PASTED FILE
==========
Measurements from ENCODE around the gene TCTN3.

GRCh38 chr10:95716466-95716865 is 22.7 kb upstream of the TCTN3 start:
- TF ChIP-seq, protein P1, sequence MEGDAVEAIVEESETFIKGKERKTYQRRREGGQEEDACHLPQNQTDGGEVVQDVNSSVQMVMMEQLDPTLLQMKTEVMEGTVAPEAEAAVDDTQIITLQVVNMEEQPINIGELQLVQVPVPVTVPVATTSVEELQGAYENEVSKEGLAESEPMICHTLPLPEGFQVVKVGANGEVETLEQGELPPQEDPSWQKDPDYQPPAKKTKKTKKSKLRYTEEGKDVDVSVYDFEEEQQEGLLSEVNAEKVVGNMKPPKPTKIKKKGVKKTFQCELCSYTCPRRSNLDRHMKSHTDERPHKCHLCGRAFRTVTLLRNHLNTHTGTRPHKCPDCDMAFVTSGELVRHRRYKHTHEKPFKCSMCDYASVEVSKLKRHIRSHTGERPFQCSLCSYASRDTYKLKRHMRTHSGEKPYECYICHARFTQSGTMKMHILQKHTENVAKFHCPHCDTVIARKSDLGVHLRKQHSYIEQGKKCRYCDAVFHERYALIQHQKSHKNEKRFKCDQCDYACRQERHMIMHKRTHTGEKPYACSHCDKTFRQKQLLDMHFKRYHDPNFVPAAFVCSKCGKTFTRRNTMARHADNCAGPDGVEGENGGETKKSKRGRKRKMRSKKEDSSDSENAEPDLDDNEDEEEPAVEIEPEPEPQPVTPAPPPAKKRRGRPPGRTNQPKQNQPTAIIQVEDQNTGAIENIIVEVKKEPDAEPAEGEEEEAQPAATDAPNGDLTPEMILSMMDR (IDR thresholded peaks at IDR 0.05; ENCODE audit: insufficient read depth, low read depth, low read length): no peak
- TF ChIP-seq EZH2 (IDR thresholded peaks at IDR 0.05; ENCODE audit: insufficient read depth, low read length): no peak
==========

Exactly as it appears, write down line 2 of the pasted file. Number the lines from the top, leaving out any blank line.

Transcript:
GRCh38 chr10:95716466-95716865 is 22.7 kb upstream of the TCTN3 start: